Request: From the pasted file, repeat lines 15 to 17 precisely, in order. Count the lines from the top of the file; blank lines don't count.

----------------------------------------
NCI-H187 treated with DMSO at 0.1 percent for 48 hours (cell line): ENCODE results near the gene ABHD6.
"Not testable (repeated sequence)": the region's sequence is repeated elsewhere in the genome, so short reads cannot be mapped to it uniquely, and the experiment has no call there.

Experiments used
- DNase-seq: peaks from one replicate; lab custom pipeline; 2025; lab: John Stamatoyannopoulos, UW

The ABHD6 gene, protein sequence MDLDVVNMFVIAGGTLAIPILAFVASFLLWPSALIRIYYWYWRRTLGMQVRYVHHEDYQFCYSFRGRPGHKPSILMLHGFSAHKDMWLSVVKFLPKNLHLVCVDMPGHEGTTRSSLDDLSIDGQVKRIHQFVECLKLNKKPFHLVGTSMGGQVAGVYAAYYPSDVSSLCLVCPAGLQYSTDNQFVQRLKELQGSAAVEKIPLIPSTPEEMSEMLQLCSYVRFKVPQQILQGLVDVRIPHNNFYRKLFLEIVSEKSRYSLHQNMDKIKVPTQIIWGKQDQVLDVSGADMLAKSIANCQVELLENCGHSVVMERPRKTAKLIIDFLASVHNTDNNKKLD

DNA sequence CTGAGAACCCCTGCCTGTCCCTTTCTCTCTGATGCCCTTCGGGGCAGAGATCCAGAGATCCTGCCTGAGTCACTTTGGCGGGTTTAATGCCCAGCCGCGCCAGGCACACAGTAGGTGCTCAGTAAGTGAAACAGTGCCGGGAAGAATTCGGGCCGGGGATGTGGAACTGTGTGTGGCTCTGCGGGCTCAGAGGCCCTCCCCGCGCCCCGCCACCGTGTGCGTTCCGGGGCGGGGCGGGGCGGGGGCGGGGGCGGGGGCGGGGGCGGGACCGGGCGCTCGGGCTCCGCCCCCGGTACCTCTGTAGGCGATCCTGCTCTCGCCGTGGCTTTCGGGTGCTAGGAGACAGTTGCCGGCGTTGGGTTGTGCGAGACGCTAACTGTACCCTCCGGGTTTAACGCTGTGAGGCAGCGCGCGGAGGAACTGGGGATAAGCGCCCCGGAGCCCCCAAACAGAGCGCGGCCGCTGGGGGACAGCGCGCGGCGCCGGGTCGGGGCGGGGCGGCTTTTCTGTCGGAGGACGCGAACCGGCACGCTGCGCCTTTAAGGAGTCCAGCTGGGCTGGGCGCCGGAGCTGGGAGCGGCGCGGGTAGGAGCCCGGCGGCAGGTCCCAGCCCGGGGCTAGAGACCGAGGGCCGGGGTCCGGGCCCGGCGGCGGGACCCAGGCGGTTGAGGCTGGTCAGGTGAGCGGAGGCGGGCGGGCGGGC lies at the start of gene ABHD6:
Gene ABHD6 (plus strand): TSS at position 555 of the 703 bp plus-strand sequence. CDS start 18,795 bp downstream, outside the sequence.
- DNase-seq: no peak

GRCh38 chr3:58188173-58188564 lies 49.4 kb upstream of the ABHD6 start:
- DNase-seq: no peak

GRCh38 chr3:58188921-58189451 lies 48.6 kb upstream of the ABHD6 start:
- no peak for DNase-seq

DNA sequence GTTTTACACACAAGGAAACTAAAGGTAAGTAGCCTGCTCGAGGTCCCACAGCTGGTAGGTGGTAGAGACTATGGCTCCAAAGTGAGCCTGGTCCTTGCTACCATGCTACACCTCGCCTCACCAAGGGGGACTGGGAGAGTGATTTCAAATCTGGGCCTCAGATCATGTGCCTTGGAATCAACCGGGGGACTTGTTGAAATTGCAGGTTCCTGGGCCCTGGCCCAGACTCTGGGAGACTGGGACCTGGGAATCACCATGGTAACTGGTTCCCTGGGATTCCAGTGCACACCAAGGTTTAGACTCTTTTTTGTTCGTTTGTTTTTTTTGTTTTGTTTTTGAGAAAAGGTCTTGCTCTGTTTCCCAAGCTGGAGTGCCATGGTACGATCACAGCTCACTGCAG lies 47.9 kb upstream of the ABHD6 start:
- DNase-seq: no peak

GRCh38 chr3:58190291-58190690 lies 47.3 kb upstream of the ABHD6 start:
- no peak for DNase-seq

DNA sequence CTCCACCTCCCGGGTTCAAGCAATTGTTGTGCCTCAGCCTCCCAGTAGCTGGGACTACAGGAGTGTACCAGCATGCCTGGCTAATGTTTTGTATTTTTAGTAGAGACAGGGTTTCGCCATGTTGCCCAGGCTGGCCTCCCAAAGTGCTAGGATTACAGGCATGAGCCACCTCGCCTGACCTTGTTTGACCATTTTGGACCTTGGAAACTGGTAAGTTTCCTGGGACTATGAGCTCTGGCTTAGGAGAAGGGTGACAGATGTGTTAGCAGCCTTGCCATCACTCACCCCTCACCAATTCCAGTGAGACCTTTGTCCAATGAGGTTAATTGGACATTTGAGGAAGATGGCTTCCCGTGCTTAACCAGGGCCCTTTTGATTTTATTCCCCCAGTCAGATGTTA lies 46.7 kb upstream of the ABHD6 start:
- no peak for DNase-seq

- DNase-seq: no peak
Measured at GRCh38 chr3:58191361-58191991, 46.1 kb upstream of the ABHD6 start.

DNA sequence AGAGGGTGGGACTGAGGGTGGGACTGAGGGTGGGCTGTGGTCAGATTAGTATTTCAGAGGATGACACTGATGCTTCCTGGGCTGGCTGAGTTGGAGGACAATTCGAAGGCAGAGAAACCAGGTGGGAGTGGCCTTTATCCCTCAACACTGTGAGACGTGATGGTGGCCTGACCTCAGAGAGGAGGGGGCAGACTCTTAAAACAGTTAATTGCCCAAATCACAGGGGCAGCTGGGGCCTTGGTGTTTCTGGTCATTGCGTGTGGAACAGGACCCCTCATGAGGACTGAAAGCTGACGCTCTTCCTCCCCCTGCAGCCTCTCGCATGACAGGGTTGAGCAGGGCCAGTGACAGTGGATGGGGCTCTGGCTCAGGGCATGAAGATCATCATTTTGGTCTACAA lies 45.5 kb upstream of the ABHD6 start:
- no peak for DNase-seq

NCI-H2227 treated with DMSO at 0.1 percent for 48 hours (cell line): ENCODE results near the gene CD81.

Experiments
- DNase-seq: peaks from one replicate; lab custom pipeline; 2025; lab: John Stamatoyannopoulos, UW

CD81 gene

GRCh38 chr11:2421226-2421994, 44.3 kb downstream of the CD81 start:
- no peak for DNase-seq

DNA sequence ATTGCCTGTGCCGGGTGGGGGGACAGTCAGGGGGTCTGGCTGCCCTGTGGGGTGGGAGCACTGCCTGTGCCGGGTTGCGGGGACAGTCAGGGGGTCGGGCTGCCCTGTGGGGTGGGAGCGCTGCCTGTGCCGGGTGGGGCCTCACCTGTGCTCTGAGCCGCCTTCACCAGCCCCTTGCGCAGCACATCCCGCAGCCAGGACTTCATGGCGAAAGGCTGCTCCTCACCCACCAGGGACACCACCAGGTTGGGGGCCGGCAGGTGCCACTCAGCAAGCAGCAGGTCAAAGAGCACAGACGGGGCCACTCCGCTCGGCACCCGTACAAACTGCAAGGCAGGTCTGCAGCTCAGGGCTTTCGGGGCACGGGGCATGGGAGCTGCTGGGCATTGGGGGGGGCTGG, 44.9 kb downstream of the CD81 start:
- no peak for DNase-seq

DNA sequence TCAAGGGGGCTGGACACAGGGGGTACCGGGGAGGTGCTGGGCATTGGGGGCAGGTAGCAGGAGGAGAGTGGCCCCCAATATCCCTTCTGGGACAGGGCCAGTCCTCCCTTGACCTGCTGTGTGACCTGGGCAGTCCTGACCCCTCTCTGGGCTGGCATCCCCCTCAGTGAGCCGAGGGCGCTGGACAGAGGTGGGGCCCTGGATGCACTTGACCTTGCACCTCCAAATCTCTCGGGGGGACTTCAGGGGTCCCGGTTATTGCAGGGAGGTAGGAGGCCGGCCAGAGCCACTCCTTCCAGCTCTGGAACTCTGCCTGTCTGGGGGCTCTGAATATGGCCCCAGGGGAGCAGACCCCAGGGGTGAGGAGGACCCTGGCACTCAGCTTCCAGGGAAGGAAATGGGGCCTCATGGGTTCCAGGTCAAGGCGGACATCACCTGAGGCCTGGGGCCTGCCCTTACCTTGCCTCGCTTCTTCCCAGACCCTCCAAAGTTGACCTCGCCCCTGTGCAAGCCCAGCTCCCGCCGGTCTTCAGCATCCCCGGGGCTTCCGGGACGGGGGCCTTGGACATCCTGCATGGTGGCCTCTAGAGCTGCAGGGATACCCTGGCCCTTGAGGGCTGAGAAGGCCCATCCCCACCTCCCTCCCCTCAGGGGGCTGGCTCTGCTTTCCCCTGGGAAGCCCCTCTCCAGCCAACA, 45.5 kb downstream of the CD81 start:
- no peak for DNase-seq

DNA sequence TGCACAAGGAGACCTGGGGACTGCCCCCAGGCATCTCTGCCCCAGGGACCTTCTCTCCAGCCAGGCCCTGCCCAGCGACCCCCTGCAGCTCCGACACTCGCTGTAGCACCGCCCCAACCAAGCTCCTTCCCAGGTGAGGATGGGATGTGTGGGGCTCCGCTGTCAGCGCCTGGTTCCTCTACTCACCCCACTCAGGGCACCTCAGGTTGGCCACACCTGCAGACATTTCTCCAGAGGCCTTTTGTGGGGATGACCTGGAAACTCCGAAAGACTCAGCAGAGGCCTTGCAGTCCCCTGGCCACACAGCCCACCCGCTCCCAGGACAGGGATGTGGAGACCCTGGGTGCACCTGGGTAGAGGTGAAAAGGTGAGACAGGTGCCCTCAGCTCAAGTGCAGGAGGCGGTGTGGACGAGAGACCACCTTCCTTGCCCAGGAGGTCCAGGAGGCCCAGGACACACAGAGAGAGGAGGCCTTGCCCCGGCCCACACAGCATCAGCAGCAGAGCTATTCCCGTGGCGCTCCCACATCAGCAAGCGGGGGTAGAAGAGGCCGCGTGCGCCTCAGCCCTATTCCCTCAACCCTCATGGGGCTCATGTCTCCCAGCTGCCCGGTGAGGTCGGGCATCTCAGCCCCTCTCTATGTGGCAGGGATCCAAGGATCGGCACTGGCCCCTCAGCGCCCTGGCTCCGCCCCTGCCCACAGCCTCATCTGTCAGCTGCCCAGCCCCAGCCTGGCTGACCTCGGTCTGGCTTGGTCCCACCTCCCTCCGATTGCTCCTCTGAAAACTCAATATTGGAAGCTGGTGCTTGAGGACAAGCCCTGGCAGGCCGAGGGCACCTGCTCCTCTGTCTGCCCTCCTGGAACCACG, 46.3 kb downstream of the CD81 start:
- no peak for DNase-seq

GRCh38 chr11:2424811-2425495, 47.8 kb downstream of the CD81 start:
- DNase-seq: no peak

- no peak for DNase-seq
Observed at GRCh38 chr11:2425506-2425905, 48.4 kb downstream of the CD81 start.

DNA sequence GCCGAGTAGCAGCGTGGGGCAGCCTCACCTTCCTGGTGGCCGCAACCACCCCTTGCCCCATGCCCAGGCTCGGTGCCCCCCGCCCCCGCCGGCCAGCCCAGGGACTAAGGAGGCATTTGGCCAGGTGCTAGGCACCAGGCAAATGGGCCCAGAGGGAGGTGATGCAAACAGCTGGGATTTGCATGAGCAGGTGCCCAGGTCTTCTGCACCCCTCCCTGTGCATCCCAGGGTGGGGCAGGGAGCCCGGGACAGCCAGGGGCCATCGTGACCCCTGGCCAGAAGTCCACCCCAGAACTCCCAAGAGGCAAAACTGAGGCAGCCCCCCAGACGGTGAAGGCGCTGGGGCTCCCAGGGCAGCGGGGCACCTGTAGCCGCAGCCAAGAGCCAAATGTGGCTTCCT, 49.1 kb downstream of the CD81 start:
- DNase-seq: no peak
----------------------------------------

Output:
GRCh38 chr3:58190291-58190690 lies 47.3 kb upstream of the ABHD6 start:
- no peak for DNase-seq

DNA sequence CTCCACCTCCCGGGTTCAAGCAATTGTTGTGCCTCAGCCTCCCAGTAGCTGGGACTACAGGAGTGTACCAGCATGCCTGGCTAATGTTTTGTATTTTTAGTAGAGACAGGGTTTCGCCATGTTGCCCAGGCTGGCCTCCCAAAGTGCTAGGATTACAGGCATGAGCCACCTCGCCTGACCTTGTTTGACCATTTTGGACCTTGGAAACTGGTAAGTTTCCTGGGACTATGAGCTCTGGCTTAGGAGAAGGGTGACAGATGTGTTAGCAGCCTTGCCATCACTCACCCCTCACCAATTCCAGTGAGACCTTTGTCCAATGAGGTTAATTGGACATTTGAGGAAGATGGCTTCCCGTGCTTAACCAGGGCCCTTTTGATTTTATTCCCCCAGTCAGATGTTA lies 46.7 kb upstream of the ABHD6 start: